An exhibition about the future of food
The Dutch Institute of Food & Design is opening a new interactive design exhibition on the future of food, presented by the Dutch Embassy in Canada. Called "Edible Futures," it will debut in Ottawa, Canada this week, on the 27th of April. The exhibition will continue to travel to Vancouver in September and Toronto in January. Visitors will be actively involved from the moment they walk in, when they are asked to choose the role of 'consumer,' or that of 'producer.' Each role is accompanied by an audio story that adds a second layer of reality to the experience of walking through the exhibit.
Edible Futures the exhibition
The exhibition takes the visitor far into the future and looks back onto present day. By taking the liberty of stepping into a world of completely speculative scenarios, the visitor is removed from their daily reality and is allowed to think freely, unconnected to the boundaries of our time.
The method of looking back from the future to the present is called ‘backcasting.’ When we think about the future, we have the tendency to take our own time and life as starting point, look at the technological developments going on and project them on the future. But when we look back at the past from the future, we see that developments are not linear. Technology is an important part of our future but we also have to take social, psychological, political and cultural influences into account. These elements make the future much less predictable.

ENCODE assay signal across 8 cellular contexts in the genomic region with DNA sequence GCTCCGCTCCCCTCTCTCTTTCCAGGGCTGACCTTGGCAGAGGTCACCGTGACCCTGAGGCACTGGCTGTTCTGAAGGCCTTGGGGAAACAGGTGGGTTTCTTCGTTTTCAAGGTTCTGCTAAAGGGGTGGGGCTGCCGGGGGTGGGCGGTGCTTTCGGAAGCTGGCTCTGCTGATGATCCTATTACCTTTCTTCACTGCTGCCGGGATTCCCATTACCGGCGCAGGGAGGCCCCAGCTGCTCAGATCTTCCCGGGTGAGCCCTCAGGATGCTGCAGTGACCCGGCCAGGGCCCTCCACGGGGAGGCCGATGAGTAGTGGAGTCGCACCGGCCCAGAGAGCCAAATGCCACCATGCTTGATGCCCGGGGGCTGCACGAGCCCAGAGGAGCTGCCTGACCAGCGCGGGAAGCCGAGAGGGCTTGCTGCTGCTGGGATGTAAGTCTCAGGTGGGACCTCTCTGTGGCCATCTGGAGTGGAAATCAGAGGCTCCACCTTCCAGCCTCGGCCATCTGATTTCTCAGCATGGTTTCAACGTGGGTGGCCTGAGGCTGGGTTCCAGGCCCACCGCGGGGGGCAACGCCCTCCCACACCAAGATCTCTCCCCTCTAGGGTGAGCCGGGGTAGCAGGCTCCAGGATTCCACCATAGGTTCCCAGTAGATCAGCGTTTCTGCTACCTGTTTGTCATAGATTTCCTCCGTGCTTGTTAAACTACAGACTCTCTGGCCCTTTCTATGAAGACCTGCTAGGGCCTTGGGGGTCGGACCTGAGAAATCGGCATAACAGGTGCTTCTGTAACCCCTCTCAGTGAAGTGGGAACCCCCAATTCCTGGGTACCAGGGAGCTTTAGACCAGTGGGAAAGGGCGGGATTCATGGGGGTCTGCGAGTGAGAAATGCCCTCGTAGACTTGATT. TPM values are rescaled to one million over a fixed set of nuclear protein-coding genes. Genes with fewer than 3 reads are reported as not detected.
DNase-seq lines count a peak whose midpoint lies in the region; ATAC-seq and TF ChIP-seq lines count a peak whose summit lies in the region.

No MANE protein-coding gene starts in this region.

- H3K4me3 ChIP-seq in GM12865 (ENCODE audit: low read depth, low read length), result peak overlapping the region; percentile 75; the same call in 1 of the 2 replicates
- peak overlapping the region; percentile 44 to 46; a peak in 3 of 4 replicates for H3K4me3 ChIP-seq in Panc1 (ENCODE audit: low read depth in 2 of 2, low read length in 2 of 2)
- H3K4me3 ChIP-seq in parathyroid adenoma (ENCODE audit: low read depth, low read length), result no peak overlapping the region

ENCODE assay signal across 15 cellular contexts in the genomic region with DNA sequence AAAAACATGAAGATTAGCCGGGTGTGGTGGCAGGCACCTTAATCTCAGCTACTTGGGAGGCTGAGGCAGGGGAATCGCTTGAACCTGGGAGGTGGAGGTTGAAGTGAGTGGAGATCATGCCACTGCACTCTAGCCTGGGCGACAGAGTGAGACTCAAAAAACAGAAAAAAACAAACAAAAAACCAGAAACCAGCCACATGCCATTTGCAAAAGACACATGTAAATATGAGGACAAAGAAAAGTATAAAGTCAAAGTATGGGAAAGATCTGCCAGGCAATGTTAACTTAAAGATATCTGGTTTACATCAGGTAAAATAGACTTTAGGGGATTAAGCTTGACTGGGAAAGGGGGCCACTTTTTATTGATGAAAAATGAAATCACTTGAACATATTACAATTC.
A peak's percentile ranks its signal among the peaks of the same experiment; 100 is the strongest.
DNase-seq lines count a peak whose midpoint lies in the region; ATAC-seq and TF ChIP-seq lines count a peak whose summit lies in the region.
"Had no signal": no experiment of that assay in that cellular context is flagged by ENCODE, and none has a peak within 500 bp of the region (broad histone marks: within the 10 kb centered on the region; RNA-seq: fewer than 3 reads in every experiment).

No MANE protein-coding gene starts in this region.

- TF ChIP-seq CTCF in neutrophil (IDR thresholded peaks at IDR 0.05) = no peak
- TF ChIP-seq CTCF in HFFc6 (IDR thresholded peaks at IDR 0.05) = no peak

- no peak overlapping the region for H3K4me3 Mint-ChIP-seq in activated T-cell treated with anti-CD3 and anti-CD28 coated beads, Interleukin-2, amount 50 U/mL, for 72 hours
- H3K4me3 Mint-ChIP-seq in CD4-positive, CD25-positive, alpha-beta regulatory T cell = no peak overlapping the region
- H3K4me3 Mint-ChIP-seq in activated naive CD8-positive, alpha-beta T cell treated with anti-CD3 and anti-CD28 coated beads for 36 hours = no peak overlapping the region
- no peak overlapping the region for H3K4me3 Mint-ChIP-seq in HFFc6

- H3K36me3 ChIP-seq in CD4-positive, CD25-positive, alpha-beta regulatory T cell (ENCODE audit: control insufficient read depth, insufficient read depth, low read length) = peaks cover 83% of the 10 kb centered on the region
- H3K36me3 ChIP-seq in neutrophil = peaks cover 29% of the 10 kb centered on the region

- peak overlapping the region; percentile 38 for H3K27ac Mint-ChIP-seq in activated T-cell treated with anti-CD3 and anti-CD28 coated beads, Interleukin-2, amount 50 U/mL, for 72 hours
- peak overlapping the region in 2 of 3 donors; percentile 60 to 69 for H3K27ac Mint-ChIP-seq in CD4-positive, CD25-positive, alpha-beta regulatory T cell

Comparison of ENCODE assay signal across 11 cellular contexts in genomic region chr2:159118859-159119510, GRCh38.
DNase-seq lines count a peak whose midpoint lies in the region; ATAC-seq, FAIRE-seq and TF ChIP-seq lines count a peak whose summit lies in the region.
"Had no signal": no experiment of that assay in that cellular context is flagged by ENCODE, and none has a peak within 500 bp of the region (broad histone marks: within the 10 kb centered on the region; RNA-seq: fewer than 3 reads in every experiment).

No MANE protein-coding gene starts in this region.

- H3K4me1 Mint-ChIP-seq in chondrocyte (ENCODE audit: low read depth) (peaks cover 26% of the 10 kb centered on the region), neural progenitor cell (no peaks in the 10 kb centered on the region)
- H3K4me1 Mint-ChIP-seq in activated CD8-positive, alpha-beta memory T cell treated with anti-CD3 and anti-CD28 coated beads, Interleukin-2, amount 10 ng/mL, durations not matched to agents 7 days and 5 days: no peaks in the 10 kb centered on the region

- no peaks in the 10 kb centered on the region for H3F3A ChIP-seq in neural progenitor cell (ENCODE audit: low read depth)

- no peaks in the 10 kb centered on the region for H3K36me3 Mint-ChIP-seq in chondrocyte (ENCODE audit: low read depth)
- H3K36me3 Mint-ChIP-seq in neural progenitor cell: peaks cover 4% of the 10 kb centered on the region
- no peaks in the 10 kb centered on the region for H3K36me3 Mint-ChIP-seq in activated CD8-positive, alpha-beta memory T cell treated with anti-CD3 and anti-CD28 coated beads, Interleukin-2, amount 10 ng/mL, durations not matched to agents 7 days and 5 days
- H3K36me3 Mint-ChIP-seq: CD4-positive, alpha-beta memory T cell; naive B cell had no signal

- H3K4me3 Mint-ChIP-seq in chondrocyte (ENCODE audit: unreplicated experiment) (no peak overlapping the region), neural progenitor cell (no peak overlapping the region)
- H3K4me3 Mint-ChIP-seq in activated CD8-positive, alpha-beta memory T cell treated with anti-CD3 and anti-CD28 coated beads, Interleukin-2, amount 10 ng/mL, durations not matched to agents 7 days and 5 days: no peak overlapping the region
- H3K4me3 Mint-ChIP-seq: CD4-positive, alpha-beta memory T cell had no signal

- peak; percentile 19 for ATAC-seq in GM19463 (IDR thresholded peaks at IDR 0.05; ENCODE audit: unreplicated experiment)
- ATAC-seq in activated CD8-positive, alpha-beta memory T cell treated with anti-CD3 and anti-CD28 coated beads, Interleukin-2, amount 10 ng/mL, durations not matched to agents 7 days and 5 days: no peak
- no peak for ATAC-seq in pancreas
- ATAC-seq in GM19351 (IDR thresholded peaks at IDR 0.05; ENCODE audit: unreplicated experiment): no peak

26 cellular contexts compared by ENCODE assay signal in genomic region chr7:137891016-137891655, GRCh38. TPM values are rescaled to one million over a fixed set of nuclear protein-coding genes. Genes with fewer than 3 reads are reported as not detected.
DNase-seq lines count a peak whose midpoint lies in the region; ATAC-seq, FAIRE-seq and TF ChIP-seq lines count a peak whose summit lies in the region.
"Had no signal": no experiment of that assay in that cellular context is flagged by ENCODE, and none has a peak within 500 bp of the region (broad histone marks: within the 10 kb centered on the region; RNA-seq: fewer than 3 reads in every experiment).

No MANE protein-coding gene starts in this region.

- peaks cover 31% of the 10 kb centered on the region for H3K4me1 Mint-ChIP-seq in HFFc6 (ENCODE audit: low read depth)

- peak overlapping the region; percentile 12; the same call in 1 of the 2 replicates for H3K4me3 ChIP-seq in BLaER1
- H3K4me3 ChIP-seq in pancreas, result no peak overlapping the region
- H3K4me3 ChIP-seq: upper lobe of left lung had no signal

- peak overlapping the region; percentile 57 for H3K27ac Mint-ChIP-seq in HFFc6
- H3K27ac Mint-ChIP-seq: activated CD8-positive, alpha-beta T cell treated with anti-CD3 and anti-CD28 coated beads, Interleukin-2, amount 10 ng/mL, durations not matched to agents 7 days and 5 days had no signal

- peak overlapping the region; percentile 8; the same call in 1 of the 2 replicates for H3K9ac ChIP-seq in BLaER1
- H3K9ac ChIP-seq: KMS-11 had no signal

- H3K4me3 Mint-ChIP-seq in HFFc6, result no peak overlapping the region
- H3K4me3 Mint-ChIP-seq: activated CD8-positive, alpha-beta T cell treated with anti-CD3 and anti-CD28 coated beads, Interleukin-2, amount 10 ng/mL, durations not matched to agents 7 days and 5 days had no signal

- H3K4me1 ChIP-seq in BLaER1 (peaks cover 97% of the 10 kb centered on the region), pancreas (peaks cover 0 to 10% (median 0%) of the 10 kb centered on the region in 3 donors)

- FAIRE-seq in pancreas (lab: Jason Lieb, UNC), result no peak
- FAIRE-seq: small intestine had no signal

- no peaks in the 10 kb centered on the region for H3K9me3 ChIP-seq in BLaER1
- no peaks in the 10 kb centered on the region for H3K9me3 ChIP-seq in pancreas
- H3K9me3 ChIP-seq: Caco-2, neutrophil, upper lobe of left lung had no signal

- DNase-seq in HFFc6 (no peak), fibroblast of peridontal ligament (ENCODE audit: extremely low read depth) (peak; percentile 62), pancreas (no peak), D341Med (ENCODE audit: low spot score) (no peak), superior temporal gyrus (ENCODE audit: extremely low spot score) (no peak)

Ranging from the ultimate speculative to designs that are close to implementation, the exhibited work illustrates the audio story but also garner interest standing alone. The selected designs all bring their own stimulating perspective, raise questions on how we deal with food and show alternative ways of thinking, whether they be dystopian, utopian or neutral reflections on food and eating.
The audio stories for consumers and producers are different and in both stories, visitors have to actively think and act from the position of the role they have chosen. At the end of the exhibition the visitor chooses which designs they would prefer to see in the future. Through the act of active participation, the visitor not only passively consumes the exhibition, but actively understands that they are a part of our real future and are able to influence it today.